proposition is not privileged under the rules (IV, 3533, 4693; VIII,
2316), but if a matter involves a question of privilege (III, 2585,
2709; VIII, 2316), or is privileged under the rule relating to
resolutions of inquiry (clause 7 of rule XIII; III, 1871; IV, 4695) or
is provided privilege under statutes enacted under the rulemaking power
of the House (see Sec. 1130, infra), the motion to discharge is
admitted. The motion is not debatable (III, 1868; IV, 4695), except as
follows: (1) under statutory procedures; (2) under clause 2 of rule XV;
and (3) under modern practice of the House, a motion to discharge a
vetoed bill (Mar. 7, 1990, p. 3620; Sept. 19, 1996, p. 23815). The
motion may be laid on the table (V, 5407; VI, 415), but the question of
consideration may not be demanded against it (V, 4977).
For discussion of committee procedure generally, see Sec. 792, infra.
In the House the standing committees usually meet in their committee
rooms, but there is no rule requiring them to meet there, and in the
absence of direction by the House, committees designate the time and
place of their meetings (VIII, 2214).
Standing committees fix regular weekly, biweekly, or monthly meeting
days for the transaction of business (not less frequently than monthly,
under clause 2(b) of rule XI), and additional meetings may be called by
the chair as deemed necessary or by a majority of the committee in
certain circumstances (clause 2(c) of rule XI). If a committee has a
fixed date of meeting, a quorum of the committee may convene on such
date without call of the chair and transact business regardless of the
absence of the chair (VIII, 2214). A committee meeting being adjourned
for lack of a quorum, a majority of the members of the committee may
not, without the consent of the chair, call a meeting of the committee
on the same day (VIII, 2213). For restrictions on committee action
during a joint meeting or joint session, see clause 2(i) of rule XI.
Sec. 407. Meetings and action of committees.
* * * A
committee meet when and where they please, if the House has not ordered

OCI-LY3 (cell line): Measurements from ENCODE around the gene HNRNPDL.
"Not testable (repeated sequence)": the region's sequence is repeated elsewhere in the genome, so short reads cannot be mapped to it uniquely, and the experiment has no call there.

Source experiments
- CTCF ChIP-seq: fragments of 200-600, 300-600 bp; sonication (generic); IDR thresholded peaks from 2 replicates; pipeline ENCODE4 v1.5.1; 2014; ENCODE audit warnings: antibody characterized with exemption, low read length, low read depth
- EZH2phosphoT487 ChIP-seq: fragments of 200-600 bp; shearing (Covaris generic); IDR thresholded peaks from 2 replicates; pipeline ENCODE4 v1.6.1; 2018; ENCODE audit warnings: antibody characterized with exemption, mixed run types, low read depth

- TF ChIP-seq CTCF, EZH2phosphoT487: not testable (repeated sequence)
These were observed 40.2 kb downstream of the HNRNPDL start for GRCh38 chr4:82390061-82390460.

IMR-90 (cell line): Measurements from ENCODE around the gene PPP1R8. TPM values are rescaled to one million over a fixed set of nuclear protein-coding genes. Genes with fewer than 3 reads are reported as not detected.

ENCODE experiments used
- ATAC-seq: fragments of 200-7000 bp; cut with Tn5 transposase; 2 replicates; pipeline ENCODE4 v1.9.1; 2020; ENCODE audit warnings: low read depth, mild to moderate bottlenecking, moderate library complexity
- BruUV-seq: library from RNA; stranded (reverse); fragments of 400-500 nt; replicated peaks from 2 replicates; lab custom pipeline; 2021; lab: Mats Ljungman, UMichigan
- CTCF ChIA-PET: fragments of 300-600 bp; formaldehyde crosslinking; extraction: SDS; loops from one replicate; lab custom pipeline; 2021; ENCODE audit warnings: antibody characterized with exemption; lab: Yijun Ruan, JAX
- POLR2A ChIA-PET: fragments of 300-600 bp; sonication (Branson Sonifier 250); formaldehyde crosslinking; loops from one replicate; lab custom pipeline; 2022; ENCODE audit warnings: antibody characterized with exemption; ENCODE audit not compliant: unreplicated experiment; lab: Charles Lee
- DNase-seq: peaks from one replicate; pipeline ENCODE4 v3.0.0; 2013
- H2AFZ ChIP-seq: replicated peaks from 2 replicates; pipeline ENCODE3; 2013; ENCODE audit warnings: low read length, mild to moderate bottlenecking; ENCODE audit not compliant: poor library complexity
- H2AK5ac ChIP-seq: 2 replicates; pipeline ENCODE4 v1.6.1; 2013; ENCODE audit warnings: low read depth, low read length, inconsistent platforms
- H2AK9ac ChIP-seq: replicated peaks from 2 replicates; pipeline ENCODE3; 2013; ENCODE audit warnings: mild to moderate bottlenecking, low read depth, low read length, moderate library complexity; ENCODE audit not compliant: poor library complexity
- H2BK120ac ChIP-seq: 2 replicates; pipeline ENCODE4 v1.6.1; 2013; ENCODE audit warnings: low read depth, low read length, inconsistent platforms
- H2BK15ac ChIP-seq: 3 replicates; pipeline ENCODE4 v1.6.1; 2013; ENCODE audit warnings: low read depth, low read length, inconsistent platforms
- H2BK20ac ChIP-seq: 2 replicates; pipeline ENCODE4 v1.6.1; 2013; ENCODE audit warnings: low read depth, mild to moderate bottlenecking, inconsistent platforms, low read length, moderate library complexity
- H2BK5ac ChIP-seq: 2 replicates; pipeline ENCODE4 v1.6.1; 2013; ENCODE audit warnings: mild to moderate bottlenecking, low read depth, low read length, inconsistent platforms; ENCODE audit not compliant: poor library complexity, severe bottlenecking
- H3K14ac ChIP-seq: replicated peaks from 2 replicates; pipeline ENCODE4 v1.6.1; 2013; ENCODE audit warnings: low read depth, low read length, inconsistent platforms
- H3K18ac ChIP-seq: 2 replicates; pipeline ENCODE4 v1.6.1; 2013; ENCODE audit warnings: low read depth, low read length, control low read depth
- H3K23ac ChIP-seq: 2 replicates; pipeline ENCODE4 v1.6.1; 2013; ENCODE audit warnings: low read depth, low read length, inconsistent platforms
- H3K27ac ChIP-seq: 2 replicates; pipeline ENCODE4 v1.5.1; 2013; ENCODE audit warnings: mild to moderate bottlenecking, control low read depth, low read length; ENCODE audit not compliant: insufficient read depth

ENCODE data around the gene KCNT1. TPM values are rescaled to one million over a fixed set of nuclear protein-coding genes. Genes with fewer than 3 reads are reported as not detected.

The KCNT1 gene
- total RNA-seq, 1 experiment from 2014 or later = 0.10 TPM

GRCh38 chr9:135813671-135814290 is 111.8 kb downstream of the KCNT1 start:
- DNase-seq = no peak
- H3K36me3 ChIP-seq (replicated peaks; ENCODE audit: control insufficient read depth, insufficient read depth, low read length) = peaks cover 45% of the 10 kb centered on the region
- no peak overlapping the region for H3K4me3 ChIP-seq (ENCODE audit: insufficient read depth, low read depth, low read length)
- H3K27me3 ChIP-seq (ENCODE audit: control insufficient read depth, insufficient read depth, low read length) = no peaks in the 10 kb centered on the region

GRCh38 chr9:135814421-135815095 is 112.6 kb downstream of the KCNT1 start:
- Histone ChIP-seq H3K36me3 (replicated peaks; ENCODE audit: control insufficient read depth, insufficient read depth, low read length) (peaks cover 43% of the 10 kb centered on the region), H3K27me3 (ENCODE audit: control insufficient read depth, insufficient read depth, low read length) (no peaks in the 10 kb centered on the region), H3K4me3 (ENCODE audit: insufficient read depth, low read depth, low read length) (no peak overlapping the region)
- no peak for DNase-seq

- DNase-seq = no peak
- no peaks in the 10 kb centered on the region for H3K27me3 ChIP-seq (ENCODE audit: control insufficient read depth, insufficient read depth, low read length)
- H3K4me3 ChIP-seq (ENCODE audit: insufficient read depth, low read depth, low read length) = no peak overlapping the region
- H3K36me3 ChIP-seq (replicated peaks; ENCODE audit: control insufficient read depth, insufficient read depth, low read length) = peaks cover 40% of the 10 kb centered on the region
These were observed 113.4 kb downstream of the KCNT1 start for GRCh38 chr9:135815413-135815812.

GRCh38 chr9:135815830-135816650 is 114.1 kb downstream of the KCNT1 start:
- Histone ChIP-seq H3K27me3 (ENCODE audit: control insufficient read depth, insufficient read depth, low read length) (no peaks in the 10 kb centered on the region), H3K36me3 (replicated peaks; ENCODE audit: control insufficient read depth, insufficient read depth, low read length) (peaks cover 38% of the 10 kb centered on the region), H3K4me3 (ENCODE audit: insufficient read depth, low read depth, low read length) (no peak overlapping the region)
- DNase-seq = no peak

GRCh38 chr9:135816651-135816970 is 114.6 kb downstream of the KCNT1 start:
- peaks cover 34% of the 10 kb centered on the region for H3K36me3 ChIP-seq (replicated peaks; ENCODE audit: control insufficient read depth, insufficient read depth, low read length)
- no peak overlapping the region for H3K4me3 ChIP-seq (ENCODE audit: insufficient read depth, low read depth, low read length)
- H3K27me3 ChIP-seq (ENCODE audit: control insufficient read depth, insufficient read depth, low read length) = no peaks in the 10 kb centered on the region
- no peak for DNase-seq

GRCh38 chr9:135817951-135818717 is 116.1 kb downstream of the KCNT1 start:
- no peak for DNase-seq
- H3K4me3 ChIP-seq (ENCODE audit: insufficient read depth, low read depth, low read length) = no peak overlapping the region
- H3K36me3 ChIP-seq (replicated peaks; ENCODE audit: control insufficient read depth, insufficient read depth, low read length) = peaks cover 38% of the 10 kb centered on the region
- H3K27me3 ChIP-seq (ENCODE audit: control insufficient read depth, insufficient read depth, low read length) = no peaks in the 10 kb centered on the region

time and place for them, 6 Grey, 370; but they can only act when
together, and not by separate consultation and consent--nothing being
the report of the committee but what has been agreed to in committee
No measure or recommendation shall be reported from any committee
unless a majority of the committee were actually present (clause 2(h) of
rule XI). A report is sometimes authorized by less than a majority of
the whole committee, some members being silent or absent (II, 985, 986).
In a rare instance a majority of a committee agreed to a report, but
disagreed on the facts necessary to sustain the report (I, 819). In the
situation in which a committee finds itself unable to agree to a
positive recommendation, being equally divided, it may report the fact
to the House (I, 347; IV, 4665, 4666) and may include evidence, majority
and minority views (III, 2403), minority views alone (II, 945), or
propositions representing the opposing contentions (III, 2497; IV,
For each record vote in committee on amending or reporting a public
measure or matter, the report to the House must disclose the total
number of votes cast for and against and the names of those voting for
and against (clause 3 of rule XIII). A resolution alleging that a
committee report on a bill contained descriptions of recorded votes on
certain amendments as prescribed by clause 3(b) of rule XIII that
deliberately mischaracterized the amendments, and directing the chair of
the committee to file a supplemental report to change those
descriptions, qualified as a question of the privileges of the House
(May 3, 2005, p. _).
It is the duty of the chair of each committee to report or cause to be
reported promptly any measure approved by the committee and to take or
cause to be taken necessary steps to bring the matter to a vote (clause